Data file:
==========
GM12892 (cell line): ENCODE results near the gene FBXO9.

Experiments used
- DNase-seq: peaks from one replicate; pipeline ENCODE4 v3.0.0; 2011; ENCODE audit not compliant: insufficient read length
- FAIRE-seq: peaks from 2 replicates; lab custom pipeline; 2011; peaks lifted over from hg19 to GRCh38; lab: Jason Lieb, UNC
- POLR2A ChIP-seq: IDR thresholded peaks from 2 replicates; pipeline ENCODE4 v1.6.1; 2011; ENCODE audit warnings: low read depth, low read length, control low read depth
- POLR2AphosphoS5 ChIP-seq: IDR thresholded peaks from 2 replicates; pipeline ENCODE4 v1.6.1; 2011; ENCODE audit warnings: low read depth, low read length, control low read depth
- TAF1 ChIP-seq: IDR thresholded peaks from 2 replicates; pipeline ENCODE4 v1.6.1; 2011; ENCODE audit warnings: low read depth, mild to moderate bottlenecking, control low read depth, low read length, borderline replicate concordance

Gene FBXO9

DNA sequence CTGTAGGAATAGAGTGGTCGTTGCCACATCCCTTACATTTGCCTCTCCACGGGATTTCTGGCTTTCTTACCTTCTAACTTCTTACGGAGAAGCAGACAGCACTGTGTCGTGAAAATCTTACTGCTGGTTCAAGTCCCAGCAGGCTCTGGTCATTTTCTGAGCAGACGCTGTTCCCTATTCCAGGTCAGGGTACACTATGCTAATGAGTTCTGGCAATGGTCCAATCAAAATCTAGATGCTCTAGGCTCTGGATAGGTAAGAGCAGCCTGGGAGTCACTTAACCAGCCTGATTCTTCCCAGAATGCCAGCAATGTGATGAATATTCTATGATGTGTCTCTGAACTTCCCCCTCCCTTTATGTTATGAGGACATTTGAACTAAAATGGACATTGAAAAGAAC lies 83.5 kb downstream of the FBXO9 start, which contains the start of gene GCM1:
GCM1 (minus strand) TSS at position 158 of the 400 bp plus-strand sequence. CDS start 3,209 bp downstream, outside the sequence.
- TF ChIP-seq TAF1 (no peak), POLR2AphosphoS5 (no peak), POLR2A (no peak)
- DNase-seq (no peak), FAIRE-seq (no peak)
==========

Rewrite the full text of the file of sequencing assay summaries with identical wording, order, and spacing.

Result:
GM12892 (cell line): ENCODE results near the gene FBXO9.

Experiments used
- DNase-seq: peaks from one replicate; pipeline ENCODE4 v3.0.0; 2011; ENCODE audit not compliant: insufficient read length
- FAIRE-seq: peaks from 2 replicates; lab custom pipeline; 2011; peaks lifted over from hg19 to GRCh38; lab: Jason Lieb, UNC
- POLR2A ChIP-seq: IDR thresholded peaks from 2 replicates; pipeline ENCODE4 v1.6.1; 2011; ENCODE audit warnings: low read depth, low read length, control low read depth
- POLR2AphosphoS5 ChIP-seq: IDR thresholded peaks from 2 replicates; pipeline ENCODE4 v1.6.1; 2011; ENCODE audit warnings: low read depth, low read length, control low read depth
- TAF1 ChIP-seq: IDR thresholded peaks from 2 replicates; pipeline ENCODE4 v1.6.1; 2011; ENCODE audit warnings: low read depth, mild to moderate bottlenecking, control low read depth, low read length, borderline replicate concordance

Gene FBXO9

DNA sequence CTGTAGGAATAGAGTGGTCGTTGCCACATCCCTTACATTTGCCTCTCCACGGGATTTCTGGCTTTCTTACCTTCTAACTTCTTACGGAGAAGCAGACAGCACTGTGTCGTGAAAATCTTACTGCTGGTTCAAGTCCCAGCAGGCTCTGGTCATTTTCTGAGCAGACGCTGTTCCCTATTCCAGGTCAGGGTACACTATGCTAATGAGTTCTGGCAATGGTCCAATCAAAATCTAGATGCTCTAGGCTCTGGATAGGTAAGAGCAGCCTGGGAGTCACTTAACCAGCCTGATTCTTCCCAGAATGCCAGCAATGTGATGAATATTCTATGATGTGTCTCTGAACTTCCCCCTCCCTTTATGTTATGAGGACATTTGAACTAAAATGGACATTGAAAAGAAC lies 83.5 kb downstream of the FBXO9 start, which contains the start of gene GCM1:
GCM1 (minus strand) TSS at position 158 of the 400 bp plus-strand sequence. CDS start 3,209 bp downstream, outside the sequence.
- TF ChIP-seq TAF1 (no peak), POLR2AphosphoS5 (no peak), POLR2A (no peak)
- DNase-seq (no peak), FAIRE-seq (no peak)